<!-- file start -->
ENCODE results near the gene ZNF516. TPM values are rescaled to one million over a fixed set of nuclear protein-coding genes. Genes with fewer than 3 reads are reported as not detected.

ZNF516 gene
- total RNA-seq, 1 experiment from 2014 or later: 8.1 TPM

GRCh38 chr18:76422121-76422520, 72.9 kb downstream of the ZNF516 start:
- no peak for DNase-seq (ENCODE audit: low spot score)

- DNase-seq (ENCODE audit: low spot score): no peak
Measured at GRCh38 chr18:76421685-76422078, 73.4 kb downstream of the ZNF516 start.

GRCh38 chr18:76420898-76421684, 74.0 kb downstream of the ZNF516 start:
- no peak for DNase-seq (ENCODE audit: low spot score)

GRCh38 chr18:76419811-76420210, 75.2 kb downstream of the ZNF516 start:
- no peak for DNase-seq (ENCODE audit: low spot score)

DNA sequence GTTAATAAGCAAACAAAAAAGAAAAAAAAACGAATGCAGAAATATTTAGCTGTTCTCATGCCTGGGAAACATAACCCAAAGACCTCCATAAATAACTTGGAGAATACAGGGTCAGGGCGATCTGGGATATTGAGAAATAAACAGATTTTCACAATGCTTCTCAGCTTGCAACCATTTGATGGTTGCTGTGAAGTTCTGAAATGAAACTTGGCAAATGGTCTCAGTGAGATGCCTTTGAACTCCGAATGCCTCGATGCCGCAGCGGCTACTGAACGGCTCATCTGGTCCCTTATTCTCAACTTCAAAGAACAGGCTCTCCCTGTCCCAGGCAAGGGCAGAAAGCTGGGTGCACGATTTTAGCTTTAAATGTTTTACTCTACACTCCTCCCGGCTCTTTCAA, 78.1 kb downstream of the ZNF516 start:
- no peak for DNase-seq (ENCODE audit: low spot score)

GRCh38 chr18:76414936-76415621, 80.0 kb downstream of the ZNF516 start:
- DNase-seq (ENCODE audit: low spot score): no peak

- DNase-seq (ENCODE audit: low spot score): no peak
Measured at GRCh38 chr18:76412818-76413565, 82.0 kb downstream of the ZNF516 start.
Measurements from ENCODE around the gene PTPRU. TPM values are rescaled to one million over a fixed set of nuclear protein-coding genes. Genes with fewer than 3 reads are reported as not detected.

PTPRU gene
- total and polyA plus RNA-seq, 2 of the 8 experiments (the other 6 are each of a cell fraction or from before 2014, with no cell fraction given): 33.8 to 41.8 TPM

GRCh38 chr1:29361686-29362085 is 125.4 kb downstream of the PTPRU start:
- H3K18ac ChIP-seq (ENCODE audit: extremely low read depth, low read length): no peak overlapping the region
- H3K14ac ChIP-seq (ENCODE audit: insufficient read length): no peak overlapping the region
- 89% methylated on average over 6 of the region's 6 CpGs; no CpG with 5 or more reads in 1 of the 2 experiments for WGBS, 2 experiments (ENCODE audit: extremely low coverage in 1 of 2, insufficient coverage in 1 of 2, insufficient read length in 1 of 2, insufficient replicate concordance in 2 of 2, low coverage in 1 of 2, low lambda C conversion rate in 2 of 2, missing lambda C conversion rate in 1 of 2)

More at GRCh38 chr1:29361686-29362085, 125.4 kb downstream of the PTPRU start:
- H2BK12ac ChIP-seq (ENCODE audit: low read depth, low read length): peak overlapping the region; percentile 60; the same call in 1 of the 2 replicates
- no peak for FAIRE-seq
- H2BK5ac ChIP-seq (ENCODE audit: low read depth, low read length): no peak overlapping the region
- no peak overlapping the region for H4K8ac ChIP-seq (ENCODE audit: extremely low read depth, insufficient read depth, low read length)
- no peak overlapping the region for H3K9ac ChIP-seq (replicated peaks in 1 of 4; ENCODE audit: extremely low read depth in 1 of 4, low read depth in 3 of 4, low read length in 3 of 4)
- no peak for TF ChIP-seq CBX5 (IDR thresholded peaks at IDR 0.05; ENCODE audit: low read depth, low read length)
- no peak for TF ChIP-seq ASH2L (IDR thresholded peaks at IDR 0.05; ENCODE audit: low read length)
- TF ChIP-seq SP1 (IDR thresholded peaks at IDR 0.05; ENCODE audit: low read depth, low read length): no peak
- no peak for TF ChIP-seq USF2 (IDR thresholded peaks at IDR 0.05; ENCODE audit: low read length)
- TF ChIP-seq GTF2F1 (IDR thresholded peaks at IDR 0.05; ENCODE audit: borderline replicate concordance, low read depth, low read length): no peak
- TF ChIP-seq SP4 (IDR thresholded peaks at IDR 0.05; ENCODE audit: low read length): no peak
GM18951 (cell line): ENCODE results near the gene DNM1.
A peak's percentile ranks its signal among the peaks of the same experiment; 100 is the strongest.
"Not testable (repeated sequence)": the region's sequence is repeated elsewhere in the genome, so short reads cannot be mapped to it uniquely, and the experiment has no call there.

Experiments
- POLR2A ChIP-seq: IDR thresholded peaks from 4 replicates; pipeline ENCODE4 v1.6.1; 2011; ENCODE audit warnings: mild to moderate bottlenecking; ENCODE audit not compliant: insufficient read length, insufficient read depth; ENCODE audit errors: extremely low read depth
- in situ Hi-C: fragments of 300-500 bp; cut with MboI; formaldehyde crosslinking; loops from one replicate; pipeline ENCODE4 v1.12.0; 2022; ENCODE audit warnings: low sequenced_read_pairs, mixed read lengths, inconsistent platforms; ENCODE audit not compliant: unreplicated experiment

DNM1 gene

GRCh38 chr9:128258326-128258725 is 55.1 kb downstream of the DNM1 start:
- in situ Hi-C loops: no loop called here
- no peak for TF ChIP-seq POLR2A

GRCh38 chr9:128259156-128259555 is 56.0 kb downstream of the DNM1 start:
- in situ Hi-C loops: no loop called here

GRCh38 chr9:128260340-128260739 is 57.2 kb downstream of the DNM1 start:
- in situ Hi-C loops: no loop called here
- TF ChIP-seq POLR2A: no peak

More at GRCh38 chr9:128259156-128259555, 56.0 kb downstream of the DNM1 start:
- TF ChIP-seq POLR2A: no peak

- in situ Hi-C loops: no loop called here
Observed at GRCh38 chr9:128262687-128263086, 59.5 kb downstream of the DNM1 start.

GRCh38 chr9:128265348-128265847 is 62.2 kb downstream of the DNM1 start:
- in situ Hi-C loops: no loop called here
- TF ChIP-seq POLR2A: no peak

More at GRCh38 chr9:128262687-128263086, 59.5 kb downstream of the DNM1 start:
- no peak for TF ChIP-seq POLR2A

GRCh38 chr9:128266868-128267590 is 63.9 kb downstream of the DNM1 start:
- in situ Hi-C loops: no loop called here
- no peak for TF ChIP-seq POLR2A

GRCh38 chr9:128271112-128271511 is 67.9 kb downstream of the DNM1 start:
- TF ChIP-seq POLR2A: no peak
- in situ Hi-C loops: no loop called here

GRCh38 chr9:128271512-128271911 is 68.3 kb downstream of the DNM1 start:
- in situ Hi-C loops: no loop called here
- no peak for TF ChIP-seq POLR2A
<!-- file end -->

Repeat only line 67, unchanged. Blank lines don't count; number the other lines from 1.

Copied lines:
GRCh38 chr9:128271512-128271911 is 68.3 kb downstream of the DNM1 start: